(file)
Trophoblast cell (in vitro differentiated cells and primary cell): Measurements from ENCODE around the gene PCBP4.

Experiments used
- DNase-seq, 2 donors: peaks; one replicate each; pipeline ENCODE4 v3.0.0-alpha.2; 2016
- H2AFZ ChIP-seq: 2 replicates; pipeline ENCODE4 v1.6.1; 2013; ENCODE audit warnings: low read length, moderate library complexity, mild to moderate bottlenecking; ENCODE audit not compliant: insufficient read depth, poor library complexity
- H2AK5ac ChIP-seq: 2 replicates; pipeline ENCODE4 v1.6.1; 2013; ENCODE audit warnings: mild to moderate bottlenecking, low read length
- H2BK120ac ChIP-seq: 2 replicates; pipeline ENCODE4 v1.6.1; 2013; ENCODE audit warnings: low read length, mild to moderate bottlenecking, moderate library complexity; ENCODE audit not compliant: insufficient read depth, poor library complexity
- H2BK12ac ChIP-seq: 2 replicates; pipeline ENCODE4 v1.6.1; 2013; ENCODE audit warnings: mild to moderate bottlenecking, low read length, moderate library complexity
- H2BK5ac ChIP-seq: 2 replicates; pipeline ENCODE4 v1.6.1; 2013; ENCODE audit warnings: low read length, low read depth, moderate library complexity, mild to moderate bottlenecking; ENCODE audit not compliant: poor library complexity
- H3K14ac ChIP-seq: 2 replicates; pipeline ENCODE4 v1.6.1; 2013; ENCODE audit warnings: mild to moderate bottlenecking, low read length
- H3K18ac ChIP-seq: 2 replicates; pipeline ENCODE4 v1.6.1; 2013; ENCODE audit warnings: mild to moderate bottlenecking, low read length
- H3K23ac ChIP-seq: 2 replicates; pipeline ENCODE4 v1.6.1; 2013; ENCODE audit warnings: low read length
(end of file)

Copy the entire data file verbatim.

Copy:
Trophoblast cell (in vitro differentiated cells and primary cell): Measurements from ENCODE around the gene PCBP4.

Experiments used
- DNase-seq, 2 donors: peaks; one replicate each; pipeline ENCODE4 v3.0.0-alpha.2; 2016
- H2AFZ ChIP-seq: 2 replicates; pipeline ENCODE4 v1.6.1; 2013; ENCODE audit warnings: low read length, moderate library complexity, mild to moderate bottlenecking; ENCODE audit not compliant: insufficient read depth, poor library complexity
- H2AK5ac ChIP-seq: 2 replicates; pipeline ENCODE4 v1.6.1; 2013; ENCODE audit warnings: mild to moderate bottlenecking, low read length
- H2BK120ac ChIP-seq: 2 replicates; pipeline ENCODE4 v1.6.1; 2013; ENCODE audit warnings: low read length, mild to moderate bottlenecking, moderate library complexity; ENCODE audit not compliant: insufficient read depth, poor library complexity
- H2BK12ac ChIP-seq: 2 replicates; pipeline ENCODE4 v1.6.1; 2013; ENCODE audit warnings: mild to moderate bottlenecking, low read length, moderate library complexity
- H2BK5ac ChIP-seq: 2 replicates; pipeline ENCODE4 v1.6.1; 2013; ENCODE audit warnings: low read length, low read depth, moderate library complexity, mild to moderate bottlenecking; ENCODE audit not compliant: poor library complexity
- H3K14ac ChIP-seq: 2 replicates; pipeline ENCODE4 v1.6.1; 2013; ENCODE audit warnings: mild to moderate bottlenecking, low read length
- H3K18ac ChIP-seq: 2 replicates; pipeline ENCODE4 v1.6.1; 2013; ENCODE audit warnings: mild to moderate bottlenecking, low read length
- H3K23ac ChIP-seq: 2 replicates; pipeline ENCODE4 v1.6.1; 2013; ENCODE audit warnings: low read length